Transferring videos from the iPhone to either notebook proved frustrating and error-prone. What finally worked was transferring the videos one at a time rather than en masse, which took a very frustrating two hours. This was the only time when I wondered if a small camcorder with an SD card would have been a better option. In retrospect, probably not, given the much larger preview screen and convenience of the smartphone, as well as the availability of high-quality options like the iRig mic.

Since several of my initial videos were upside down, I needed Adobe Premiere Pro to correct that and trim heads and tails, as well as add titles and such. If you’re in a real hurry, and don't need any corrections or titles, you can just trim heads and tails in SolveigMM Video Splitter, which can trim the frames without re-encoding. Adobe Media Encoder is pretty fast, but it has to re-encode upon output, which can be time consuming.

Fixing Audio Sync

One major caveat is that longer iPhone videos will lose synch in Adobe Premiere Pro because the iPhone records using a variable frame rate. The fix is to convert from variable to fixed frame rate in a free program called Handbrake as discussed in this tutorial on How to Restore A/V Sync to Variable Frame Rate Video for Editing in Premiere Pro. It’s another transcode, but the resultant file will input into Premiere Pro with perfect sync.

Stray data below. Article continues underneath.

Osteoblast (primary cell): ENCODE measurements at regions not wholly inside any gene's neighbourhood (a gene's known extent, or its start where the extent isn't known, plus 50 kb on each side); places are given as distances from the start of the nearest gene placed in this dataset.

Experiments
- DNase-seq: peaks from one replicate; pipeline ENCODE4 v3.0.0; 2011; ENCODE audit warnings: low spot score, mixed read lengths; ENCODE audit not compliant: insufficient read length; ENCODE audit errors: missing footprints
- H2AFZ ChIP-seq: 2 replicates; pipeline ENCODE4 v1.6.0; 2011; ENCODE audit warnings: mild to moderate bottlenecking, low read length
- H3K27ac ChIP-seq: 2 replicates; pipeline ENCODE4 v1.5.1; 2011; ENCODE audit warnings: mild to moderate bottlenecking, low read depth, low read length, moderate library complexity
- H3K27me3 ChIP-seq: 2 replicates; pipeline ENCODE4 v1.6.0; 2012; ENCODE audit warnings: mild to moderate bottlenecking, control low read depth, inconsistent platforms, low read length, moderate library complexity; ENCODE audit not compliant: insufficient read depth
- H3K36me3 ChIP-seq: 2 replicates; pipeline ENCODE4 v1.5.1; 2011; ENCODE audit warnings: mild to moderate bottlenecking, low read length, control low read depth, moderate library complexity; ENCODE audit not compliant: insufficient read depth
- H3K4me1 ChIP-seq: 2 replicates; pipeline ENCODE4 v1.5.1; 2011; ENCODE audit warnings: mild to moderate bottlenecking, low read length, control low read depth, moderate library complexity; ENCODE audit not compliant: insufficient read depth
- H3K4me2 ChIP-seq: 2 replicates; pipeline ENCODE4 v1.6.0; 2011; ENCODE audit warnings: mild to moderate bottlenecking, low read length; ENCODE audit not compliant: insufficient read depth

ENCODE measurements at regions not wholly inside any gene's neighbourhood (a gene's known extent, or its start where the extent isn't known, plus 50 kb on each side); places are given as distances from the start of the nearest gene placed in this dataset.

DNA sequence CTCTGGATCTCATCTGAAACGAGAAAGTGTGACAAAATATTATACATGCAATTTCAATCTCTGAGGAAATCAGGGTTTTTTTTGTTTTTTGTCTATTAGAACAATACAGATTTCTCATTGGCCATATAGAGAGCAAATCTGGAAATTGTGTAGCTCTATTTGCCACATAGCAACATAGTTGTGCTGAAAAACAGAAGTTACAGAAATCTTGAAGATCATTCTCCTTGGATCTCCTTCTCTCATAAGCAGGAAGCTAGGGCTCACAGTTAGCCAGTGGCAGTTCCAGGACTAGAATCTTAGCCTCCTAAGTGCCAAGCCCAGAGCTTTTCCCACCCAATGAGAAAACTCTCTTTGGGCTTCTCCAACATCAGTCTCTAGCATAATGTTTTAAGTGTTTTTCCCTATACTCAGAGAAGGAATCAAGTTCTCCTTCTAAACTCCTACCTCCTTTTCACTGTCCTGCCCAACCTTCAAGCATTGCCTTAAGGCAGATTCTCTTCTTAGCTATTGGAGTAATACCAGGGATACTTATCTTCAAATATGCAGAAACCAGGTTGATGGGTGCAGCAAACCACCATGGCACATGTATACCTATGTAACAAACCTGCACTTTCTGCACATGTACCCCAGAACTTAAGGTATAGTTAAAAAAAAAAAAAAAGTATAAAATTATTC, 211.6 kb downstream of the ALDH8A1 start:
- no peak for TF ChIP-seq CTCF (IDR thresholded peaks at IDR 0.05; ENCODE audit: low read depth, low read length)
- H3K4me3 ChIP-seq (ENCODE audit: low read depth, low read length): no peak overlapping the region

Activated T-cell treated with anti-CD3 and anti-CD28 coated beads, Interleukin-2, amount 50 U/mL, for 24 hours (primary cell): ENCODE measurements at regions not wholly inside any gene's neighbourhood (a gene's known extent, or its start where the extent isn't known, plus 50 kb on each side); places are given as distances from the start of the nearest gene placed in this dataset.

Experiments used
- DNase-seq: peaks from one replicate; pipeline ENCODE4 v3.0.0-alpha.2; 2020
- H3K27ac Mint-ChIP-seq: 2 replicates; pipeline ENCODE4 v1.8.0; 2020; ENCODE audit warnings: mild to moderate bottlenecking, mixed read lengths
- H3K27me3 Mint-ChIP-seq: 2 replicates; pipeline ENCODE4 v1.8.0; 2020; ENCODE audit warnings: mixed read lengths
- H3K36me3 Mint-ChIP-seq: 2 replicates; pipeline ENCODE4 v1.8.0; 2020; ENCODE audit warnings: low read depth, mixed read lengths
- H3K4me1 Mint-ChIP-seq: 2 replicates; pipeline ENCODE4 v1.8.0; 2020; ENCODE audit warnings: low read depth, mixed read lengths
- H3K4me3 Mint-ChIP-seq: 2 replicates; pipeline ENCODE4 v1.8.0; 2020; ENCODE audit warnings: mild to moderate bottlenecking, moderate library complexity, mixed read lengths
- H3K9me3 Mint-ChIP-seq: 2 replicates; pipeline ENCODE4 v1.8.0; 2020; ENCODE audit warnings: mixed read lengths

If you’re creating multiple titles for your videos, you’ll find Premiere Pro’s new titling tool ideal for this type of repetitive work. You can learn all about this in this tutorial on Working With the New Titling Tools in Adobe Premiere Pro CC 2018.

At Streaming Media, we use Brightcove as our OVP, so I uploaded all videos to that site for transcoding and distribution. If you’re uploading a single video to multiple social media platforms, Premiere Pro also makes this easy. Check out our tutorial, How to Publish to Multiple Social Platforms Simultaneously Using Adobe Media Encoder.

The bottom line is that with a modern mobile phone and about $200 worth of gear, you can produce videos that rival those produced with much more expensive cameras, lights, and mics, without the hassle of lugging all that gear around. You’ll end up with more content to publish and direct quotes you can access in your longer articles. Just don’t forget to bring your most powerful notebook for editing and other processing before uploading.